Equality, Freedom, Sustainability, Efficiency, Open-
ness would have done it.
Article I of the Declaration of the Rights of Men [sic]
isn’t bad: “Men [sic] are born and remain free and equal
in rights. Social distinctions can be founded only on the
common good. Not getting it quite right (and the
replacement of the brutally executed culturally imagi-
native 1916 leaders by mediocrities and religious
zealots) opened the door to the mean weirdness of the
1937 Constitution which is invoked in the name of the
holy spirit “from whom is all authority” and recognises
the special position of its womanhood but only because
of “her life within the home”, and the associated
If Ireland in 2016 is not serious about either ideology
or policy it is in part because the grounding documen-
tation of the republic depends on mythology, on
religion, on machismo. None of our politicians seems
imbued with an iota of political philosophy and it
passes for a credo to believe in a Republic (as opposed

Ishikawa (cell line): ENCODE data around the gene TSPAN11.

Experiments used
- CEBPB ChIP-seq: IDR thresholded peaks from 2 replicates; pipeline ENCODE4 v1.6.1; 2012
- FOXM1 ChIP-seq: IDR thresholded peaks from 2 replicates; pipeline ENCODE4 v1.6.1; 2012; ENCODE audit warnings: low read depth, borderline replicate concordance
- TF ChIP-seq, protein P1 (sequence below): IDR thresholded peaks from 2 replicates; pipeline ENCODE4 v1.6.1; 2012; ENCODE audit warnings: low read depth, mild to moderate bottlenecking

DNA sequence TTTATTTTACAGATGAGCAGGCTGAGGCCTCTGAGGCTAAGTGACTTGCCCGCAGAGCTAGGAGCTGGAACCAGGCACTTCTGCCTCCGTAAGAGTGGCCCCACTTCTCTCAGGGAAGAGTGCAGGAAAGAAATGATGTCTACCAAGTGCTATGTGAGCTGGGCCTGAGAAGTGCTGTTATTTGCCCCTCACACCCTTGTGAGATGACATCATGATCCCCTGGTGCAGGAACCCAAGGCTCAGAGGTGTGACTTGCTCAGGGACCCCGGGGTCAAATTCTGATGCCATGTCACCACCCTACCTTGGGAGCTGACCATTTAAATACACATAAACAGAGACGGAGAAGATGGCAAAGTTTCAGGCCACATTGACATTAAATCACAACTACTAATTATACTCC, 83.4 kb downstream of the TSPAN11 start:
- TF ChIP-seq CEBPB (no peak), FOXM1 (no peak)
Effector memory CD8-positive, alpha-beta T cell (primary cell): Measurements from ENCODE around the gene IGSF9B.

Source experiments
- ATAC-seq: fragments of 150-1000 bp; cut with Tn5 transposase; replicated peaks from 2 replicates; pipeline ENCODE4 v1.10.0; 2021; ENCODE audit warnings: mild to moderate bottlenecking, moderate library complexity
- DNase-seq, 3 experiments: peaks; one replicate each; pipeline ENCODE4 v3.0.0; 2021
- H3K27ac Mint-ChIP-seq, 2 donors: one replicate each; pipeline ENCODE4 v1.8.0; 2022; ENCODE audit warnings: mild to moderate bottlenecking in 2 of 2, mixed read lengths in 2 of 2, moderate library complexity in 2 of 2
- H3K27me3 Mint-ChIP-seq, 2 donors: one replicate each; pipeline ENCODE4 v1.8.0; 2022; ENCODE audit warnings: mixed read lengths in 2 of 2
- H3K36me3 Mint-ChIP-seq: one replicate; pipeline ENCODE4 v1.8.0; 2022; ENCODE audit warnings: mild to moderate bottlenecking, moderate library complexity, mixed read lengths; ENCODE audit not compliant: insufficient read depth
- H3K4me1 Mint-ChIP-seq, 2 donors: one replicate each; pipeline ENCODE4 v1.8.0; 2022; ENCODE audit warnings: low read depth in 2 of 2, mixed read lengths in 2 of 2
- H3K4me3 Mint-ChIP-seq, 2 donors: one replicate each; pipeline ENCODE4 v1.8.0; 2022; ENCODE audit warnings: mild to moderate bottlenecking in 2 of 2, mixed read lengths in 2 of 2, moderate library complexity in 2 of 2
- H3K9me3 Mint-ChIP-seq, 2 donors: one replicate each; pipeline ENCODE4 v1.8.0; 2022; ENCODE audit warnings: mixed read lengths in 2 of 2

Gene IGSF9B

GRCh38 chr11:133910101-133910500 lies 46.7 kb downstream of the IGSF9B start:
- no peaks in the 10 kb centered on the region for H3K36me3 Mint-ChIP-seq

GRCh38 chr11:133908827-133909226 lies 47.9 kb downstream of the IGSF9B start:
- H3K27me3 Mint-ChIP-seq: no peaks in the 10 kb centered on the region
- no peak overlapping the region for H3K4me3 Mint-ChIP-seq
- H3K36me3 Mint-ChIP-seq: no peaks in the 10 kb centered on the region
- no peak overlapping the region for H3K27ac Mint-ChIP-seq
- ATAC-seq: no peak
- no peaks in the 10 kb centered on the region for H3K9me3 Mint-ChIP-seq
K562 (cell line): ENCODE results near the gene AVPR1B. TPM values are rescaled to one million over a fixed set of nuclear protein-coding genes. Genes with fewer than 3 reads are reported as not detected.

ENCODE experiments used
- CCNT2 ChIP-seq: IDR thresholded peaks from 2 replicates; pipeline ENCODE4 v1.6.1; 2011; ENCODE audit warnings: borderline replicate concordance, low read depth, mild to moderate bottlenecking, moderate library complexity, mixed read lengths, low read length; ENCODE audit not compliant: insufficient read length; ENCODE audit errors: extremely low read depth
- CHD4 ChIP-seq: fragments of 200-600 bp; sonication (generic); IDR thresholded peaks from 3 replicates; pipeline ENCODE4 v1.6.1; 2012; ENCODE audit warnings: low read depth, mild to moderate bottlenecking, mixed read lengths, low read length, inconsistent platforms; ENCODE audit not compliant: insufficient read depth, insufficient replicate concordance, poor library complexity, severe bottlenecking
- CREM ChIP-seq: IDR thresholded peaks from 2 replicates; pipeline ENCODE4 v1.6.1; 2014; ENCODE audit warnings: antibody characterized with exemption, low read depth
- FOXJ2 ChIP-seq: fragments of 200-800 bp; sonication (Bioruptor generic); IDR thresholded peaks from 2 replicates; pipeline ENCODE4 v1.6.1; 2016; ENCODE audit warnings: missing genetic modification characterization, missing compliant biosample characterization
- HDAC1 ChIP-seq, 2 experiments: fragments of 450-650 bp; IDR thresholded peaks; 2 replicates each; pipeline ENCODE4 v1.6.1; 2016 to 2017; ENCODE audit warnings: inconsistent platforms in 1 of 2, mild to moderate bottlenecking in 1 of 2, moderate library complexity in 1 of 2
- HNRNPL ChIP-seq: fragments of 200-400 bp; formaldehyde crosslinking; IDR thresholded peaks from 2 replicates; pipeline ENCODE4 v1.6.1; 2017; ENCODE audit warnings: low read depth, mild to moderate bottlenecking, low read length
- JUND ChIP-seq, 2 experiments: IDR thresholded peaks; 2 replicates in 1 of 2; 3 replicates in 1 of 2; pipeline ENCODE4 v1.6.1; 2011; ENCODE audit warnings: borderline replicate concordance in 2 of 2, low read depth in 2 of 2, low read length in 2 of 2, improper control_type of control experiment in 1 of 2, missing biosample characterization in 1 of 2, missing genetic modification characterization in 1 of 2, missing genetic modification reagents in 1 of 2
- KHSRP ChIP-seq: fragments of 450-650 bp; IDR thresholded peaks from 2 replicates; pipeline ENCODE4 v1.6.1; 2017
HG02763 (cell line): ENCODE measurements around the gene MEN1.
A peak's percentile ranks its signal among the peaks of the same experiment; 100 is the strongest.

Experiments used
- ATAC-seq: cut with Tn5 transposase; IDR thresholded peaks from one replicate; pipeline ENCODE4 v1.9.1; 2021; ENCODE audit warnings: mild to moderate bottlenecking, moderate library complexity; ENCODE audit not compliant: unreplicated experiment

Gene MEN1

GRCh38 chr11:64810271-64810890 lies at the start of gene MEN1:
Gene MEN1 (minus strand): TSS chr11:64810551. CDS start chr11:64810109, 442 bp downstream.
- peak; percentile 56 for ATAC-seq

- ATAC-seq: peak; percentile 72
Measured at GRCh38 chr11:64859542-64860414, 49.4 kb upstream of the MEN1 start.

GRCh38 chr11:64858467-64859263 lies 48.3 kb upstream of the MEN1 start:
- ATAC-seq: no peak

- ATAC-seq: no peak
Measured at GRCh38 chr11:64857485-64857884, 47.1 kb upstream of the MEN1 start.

presumably to a monarchy) without any positive defini-
tion of what precisely that imports, for then, for now,
This is no small thing. 100 years on we still have par-
ties with no ideology and no driving policies. We have
a short-termism which survived one of the worst gov-
ernments in the history of the state. We have as our two
biggest parties, dinosaurs almost indistinguishable the
one from the other. We have a Labour Party which is
prepared to sell out a fundamental vision each time it
enters government and we have radical left parties that
prefer to campaign on opposition to water and property
taxes rather than promote the simple internationalist
socialist message of equality. Indeed ironically this
‘revolutionary socialist’ stance is rooted in the cam
paign-for-the sake-of-it mentality that drove most of our
revolutionary conservatives.
The proclamation and its idealistic progenitors
looked to the past and the present. Their analysis was
not inaccurate. But they did not lay down any or any
adequate template for the future. Their lack of interest
in doing so partly explains the lack of interest of our
current political generation in doing so.
1916 has left us bereft in 2016.
Villge Mgzine promoes
in is columns he fir
disribuion of resources,
welfre, respec nd
opporuniy by he nlysis
nd invesigion of
inequliies, unsusinble
developmen nd
corrupion, nd he medi’s
role in heir perpeuion;
nd by cue culurl
4 April 
Letters to the editor